This course will integrate the complex narratives surrounding energy policy and climate change and pursue questions about how these narratives integrate with social change. The framing question for the course: How are people and communities affected by energy and climate policies? And, what sorts of efforts and opportunities are there for raising this question to the surface?Specifically, students will consider how policy and lifestyle most effect communities who are on the margins of society (nationally and globally, for example: climate refugees). The course will utilize selected readings, writing assignments, class lectures and discussions, and a week-long immersion to eastern Tennessee and Washington, DC. During the immersion, students will engage in reflection on the large and also very practical questions surrounding this topic. They will also learn to assess the strengths and weaknesses of alternative energy technologies (wind, solar, geothermal, fuel cells, ethanol, improving fossil fuel utilization, etc.) and of the various policies and economics surrounding energy and climate. Finally, students will begin to understand the relationship between energy consumption and environmental ethics, especially as understood in Catholic social tradition. For additional information about the course please see: https://socialconcerns.nd.edu/content/energy-climate-and-social-change Please note, this course has extra required meeting times and/or events outside of the displayed meeting schedule. Please go to this course¿s designated webpage within the Center for Social Concerns website (http://socialconcerns.nd.edu/) for further details.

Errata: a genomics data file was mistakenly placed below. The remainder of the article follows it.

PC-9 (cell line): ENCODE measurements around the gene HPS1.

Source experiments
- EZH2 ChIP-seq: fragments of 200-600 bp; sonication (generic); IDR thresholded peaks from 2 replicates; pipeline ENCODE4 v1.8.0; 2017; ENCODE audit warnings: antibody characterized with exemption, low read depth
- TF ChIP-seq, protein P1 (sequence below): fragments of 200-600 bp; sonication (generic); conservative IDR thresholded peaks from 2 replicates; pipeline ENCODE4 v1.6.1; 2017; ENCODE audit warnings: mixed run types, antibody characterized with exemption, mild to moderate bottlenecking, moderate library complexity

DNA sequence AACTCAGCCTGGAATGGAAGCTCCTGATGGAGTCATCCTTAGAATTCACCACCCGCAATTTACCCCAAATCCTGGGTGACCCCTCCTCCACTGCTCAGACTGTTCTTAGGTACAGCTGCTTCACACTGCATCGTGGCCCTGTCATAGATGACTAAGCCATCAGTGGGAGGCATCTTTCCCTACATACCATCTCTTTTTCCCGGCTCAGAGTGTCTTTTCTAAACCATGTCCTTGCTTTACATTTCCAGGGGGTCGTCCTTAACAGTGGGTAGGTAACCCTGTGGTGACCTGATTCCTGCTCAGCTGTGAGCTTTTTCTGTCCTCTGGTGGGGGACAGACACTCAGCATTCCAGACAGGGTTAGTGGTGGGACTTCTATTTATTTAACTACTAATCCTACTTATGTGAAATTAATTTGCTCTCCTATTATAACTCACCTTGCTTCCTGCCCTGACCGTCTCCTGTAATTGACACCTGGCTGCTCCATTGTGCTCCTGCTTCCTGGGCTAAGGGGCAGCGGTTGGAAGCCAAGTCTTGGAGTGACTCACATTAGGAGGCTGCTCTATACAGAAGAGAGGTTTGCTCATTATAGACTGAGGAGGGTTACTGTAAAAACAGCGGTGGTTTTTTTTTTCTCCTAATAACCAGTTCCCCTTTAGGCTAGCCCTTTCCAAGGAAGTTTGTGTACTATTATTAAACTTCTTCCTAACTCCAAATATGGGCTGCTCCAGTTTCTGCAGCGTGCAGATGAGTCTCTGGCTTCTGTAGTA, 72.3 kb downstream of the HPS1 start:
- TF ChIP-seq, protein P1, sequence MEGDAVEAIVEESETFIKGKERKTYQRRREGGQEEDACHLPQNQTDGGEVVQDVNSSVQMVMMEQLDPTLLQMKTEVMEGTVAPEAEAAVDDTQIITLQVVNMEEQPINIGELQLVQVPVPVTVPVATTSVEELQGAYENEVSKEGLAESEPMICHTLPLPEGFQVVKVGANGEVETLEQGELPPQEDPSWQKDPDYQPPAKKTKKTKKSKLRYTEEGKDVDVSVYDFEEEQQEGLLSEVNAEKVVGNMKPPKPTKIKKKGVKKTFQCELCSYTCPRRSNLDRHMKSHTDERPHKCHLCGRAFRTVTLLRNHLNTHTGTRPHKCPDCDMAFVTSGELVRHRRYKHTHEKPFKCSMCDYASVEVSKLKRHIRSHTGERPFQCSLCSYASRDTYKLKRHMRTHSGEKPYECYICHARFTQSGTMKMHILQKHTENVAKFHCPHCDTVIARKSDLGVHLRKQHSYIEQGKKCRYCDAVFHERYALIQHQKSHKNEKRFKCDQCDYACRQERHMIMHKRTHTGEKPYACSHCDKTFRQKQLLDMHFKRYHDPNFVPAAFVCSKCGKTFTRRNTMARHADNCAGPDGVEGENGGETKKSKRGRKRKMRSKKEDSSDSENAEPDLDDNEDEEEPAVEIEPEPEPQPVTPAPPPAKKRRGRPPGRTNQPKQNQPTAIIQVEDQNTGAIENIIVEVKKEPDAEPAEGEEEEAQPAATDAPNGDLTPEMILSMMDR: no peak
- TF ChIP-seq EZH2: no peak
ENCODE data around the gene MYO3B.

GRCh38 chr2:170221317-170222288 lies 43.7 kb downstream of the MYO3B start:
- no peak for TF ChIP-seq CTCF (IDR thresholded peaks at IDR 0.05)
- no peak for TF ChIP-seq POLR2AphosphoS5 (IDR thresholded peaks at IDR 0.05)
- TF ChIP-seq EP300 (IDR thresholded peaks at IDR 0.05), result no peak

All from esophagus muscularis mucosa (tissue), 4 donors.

CSTS - CST Seminar, ENST - Energy Studies, PSCE-Povrty Studies Experientl, SUS3 - Social Institutions, ZCSC-Commnty Engagmnt Course
Fall 2019, Fall 2018, Fall 2017, Fall 2016